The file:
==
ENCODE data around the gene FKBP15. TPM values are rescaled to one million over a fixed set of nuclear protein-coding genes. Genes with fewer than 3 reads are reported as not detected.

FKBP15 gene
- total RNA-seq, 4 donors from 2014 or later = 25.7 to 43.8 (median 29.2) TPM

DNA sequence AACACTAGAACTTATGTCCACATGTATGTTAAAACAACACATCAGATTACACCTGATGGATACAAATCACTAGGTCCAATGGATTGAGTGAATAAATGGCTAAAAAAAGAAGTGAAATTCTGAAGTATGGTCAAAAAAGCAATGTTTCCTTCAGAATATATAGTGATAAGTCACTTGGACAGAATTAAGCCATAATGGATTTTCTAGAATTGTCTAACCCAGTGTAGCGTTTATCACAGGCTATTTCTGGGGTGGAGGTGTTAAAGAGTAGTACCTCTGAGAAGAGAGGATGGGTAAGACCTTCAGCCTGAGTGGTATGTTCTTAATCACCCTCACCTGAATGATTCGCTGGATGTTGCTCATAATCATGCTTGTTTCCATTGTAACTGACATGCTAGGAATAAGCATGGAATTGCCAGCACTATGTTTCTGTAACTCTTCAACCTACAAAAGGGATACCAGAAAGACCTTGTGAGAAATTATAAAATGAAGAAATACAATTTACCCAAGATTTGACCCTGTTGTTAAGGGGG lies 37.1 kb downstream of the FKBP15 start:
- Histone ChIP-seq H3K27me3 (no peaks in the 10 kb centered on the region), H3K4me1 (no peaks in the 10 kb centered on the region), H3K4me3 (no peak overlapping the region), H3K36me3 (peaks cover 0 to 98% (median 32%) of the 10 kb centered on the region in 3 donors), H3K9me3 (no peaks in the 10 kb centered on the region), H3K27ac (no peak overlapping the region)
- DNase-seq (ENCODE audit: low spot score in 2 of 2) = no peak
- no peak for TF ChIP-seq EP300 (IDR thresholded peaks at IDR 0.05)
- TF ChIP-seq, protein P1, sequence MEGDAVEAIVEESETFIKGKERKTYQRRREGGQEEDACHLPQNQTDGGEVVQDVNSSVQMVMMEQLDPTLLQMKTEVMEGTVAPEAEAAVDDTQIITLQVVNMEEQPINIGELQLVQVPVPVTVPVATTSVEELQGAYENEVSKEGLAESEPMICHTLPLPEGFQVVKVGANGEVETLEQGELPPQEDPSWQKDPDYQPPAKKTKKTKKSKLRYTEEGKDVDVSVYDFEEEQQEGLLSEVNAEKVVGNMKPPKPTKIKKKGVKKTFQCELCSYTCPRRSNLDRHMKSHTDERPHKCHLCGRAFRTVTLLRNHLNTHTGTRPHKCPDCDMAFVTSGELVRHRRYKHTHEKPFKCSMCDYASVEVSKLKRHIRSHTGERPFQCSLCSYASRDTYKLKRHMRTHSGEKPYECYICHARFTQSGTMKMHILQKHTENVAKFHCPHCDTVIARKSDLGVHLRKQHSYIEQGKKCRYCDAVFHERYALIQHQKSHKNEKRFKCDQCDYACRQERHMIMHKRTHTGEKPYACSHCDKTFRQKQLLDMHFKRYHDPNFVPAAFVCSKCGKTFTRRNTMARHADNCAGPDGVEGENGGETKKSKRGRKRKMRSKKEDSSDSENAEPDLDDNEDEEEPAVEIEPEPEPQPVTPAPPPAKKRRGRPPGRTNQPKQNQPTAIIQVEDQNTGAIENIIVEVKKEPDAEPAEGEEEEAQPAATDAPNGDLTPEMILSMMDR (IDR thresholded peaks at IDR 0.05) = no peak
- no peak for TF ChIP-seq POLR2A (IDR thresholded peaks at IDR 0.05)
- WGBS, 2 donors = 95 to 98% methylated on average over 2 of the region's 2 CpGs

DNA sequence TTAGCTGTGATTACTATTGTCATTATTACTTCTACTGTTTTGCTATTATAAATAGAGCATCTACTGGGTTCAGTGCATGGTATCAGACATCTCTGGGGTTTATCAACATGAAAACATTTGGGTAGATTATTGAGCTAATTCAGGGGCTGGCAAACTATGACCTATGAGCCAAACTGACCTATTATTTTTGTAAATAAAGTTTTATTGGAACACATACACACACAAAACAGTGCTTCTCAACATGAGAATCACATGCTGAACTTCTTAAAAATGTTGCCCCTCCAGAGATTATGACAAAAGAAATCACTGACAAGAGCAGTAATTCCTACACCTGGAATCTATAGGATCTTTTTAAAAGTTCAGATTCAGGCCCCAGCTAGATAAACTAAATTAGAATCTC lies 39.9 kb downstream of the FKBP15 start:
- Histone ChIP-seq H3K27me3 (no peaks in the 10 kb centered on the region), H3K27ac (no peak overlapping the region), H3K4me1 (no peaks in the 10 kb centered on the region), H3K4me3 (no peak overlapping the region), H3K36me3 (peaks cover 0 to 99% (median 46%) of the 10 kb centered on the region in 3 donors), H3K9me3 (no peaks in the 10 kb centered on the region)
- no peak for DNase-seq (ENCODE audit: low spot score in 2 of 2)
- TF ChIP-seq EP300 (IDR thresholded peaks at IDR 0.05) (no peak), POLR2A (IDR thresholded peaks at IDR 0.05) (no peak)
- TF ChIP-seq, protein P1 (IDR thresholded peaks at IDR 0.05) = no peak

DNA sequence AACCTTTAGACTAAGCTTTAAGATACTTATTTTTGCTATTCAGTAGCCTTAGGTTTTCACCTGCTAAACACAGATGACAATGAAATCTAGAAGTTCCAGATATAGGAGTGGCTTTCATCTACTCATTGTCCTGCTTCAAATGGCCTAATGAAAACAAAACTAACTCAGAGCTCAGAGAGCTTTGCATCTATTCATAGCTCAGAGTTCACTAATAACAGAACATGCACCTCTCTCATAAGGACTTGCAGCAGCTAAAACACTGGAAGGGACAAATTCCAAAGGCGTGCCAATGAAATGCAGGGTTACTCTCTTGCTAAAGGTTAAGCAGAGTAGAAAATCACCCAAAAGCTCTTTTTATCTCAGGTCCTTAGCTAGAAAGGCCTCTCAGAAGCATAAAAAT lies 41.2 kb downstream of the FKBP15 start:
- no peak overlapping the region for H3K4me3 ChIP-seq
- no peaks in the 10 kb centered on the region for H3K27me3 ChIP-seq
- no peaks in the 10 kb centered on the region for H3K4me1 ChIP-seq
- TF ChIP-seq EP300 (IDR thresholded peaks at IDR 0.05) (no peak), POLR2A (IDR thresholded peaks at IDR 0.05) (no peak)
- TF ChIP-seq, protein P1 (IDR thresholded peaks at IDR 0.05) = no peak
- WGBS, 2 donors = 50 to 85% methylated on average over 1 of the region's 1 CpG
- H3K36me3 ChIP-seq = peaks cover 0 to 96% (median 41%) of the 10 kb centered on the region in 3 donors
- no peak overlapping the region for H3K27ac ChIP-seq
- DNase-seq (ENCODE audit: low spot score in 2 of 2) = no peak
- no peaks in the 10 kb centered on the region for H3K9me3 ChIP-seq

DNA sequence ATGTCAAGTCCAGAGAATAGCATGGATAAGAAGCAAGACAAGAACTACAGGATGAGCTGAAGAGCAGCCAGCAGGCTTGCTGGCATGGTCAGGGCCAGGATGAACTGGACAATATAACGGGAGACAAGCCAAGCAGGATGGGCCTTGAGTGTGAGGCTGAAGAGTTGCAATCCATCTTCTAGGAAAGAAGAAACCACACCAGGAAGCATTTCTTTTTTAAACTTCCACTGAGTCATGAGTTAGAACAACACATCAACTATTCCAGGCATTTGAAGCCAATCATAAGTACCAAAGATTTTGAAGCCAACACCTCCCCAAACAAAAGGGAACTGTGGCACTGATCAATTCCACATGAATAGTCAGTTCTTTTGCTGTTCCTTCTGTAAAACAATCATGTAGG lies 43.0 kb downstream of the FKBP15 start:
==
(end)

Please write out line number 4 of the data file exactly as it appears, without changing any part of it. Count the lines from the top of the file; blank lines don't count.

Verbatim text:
DNA sequence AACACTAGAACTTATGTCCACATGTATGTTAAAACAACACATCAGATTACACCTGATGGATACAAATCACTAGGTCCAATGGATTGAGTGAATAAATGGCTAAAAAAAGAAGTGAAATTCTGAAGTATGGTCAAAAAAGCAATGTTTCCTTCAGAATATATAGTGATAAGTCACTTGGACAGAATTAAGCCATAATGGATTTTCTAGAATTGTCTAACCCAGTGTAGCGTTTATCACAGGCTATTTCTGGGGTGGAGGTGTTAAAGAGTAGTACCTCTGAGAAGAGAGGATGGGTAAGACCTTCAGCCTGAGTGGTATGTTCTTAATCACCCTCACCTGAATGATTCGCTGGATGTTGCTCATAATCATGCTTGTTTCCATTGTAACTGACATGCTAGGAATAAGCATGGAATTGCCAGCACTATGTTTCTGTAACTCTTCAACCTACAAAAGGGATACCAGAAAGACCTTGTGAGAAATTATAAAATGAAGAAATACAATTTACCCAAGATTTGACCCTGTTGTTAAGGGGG lies 37.1 kb downstream of the FKBP15 start: